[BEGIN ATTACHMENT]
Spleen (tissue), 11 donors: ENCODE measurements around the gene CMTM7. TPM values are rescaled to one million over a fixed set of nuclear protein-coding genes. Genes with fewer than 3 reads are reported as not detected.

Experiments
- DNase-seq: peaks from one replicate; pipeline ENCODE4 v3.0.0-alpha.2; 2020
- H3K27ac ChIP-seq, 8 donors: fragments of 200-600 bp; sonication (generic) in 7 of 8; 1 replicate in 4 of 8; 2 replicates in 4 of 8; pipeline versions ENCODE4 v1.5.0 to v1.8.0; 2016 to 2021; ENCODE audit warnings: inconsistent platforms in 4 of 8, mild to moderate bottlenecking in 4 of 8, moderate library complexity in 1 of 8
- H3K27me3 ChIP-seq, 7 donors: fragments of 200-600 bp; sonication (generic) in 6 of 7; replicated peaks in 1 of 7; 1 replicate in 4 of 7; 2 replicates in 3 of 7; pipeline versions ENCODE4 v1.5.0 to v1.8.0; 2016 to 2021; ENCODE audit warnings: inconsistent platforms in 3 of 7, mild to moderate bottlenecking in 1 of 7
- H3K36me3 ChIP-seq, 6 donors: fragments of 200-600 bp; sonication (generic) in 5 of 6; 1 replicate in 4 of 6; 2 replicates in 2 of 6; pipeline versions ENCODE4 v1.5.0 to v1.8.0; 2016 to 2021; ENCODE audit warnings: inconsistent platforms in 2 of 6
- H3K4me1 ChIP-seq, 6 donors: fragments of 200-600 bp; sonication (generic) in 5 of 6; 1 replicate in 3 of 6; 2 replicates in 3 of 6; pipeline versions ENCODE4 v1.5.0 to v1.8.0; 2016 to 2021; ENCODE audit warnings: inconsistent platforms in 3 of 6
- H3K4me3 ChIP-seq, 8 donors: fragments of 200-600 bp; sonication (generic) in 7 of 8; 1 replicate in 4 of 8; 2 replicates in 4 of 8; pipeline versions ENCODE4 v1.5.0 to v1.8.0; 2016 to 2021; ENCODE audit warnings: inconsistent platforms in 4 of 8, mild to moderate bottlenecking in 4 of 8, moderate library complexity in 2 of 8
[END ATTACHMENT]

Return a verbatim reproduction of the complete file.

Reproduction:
Spleen (tissue), 11 donors: ENCODE measurements around the gene CMTM7. TPM values are rescaled to one million over a fixed set of nuclear protein-coding genes. Genes with fewer than 3 reads are reported as not detected.

Experiments
- DNase-seq: peaks from one replicate; pipeline ENCODE4 v3.0.0-alpha.2; 2020
- H3K27ac ChIP-seq, 8 donors: fragments of 200-600 bp; sonication (generic) in 7 of 8; 1 replicate in 4 of 8; 2 replicates in 4 of 8; pipeline versions ENCODE4 v1.5.0 to v1.8.0; 2016 to 2021; ENCODE audit warnings: inconsistent platforms in 4 of 8, mild to moderate bottlenecking in 4 of 8, moderate library complexity in 1 of 8
- H3K27me3 ChIP-seq, 7 donors: fragments of 200-600 bp; sonication (generic) in 6 of 7; replicated peaks in 1 of 7; 1 replicate in 4 of 7; 2 replicates in 3 of 7; pipeline versions ENCODE4 v1.5.0 to v1.8.0; 2016 to 2021; ENCODE audit warnings: inconsistent platforms in 3 of 7, mild to moderate bottlenecking in 1 of 7
- H3K36me3 ChIP-seq, 6 donors: fragments of 200-600 bp; sonication (generic) in 5 of 6; 1 replicate in 4 of 6; 2 replicates in 2 of 6; pipeline versions ENCODE4 v1.5.0 to v1.8.0; 2016 to 2021; ENCODE audit warnings: inconsistent platforms in 2 of 6
- H3K4me1 ChIP-seq, 6 donors: fragments of 200-600 bp; sonication (generic) in 5 of 6; 1 replicate in 3 of 6; 2 replicates in 3 of 6; pipeline versions ENCODE4 v1.5.0 to v1.8.0; 2016 to 2021; ENCODE audit warnings: inconsistent platforms in 3 of 6
- H3K4me3 ChIP-seq, 8 donors: fragments of 200-600 bp; sonication (generic) in 7 of 8; 1 replicate in 4 of 8; 2 replicates in 4 of 8; pipeline versions ENCODE4 v1.5.0 to v1.8.0; 2016 to 2021; ENCODE audit warnings: inconsistent platforms in 4 of 8, mild to moderate bottlenecking in 4 of 8, moderate library complexity in 2 of 8